European anger at reports that the US has conducted surveillance of allies' telephone calls and e-mails glosses over a basic truth, former intelligence officials say: everyone does it.
"All governments collect information on nearly all governments," said John McLaughlin, a former acting director of the CIA. "The posture of most governments is, 'We want to collect as much info as we can, so we can be as fluent as we can when we make decisions.' It's just what governments do."
US President Barack Obama's administration has been dogged this week by disclosures detailing allegations of surveillance of German Chancellor Angela Merkel's private mobile phone, of former Mexican president Felipe Calderon's e-mails and of the collection of data on French citizens.
The leaks, all traced to documents stolen by fugitive security contractor Edward Snowden, led Obama to call Merkel on Wednesday to assure her the US "is not monitoring and will not monitor the communications of the chancellor", White House press secretary Jay Carney said.
Complaints from Europe and Mexico about surveillance echo those from Brazil. Last month, Brazilian President Dilma Rousseff cancelled a state visit to Washington after revelations that the National Security Agency had monitored her e-mail and telephone exchanges with top aides.
Government surveillance has a sinister resonance in Europe and news about US spying may have economic ramifications, said Fran Burwell, a vice-president at the Atlantic Council, a Washington policy group. It may complicate talks about a trans-atlantic trade pact and has exacerbated tensions between the US and the European Union over privacy, she said.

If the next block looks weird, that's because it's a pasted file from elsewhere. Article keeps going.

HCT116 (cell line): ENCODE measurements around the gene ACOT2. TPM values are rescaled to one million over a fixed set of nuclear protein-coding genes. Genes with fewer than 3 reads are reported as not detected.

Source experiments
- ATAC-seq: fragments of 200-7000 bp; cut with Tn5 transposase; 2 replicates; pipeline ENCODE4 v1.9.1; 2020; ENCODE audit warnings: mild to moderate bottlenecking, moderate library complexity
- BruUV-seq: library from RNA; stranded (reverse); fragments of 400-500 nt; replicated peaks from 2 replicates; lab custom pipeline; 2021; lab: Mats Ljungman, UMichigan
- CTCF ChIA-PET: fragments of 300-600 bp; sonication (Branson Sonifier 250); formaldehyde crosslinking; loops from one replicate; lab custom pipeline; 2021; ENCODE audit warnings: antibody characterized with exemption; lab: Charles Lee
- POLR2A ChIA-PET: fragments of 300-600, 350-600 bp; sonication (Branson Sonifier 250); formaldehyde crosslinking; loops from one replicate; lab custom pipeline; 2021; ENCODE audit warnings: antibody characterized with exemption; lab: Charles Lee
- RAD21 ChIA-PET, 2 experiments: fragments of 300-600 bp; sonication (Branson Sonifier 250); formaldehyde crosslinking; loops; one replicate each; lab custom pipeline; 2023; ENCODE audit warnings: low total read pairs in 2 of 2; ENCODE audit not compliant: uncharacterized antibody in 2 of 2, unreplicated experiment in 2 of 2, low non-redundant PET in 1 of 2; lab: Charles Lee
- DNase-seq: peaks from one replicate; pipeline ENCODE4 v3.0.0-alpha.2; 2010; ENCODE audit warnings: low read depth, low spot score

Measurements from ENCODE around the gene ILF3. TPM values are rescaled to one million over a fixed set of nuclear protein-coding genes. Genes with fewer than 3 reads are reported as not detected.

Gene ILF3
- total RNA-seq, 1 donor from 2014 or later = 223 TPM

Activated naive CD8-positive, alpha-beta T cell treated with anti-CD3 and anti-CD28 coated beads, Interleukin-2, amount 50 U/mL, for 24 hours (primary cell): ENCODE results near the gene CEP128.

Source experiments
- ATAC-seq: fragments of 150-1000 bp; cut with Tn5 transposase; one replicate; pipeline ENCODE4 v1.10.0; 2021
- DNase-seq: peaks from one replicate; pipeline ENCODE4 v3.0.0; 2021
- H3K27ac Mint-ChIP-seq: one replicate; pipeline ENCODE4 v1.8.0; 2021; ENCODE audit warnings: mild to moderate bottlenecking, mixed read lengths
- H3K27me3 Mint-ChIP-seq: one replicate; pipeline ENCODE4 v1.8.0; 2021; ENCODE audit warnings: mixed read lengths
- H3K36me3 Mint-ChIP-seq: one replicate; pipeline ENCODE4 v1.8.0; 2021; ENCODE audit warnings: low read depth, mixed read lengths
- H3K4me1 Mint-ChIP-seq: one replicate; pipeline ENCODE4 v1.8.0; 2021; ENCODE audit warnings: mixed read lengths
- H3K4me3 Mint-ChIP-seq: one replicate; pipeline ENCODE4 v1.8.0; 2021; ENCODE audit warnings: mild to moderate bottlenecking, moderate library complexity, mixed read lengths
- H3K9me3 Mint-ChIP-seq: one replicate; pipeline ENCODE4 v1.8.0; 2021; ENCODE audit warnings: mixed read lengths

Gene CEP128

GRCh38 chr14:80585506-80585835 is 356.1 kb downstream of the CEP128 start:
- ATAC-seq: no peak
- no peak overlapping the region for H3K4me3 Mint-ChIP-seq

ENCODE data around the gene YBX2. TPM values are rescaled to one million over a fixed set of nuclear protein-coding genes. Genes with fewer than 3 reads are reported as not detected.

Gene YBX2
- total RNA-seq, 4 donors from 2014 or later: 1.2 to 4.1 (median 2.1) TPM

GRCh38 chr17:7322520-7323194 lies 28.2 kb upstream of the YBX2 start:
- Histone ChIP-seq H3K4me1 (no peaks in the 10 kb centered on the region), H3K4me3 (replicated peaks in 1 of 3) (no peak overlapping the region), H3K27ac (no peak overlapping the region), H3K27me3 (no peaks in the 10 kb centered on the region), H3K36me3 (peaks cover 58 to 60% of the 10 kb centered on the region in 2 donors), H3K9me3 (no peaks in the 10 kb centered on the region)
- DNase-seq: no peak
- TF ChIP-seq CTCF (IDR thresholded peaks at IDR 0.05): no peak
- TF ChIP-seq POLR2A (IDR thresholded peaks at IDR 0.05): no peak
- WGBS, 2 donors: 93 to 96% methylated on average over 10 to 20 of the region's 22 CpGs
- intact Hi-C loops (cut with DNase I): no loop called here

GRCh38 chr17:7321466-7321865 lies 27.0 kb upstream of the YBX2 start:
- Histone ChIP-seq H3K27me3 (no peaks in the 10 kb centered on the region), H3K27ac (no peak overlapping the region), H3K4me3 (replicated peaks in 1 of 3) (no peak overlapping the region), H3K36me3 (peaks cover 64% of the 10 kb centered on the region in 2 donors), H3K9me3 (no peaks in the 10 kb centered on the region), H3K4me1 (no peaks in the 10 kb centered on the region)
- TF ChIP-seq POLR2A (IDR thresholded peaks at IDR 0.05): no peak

A European Parliament committee this week backed draft rules intended to toughen a 1995 privacy-protection law and impose penalties on domestic and foreign companies that violate it.
The proposal would require companies such as Google to let users fully erase their personal data and subject violators to fines of as much as €100 million (HK$1.06 billion) or 5 per cent of annual sales for violations, whichever is the greater.
"That legislation is now moving much more quickly than it probably would have without that continual flow of revelations," Burwell said.
For Europe and particularly Germany, the prospect of surveillance has dark echoes. The Nazis deployed spies and, after the second world war, the East German Stasi, or secret police, created massive networks that had friends, families and spouses watch and inform on each other.
"This has very bad resonance," Burwell said. "When Angela Merkel speaks about this, she grew up with the Stasi."
Der Spiegel magazine reported that US intelligence may have been monitoring Merkel's private mobile phone for years.
If allegations about surveillance of Merkel's phone are true, "it was probably to make sure we understand as well as we can where she stands on certain issues so we can have a more productive relationship", McLaughlin said. "It's not out of a sense of hostility or curiosity about people's private lives."
Another intelligence official said allies spied on each other all the time. He said France - which reacted angrily to this week's reports - was actually among the most active countries when it came to spying on allies and non-allies alike.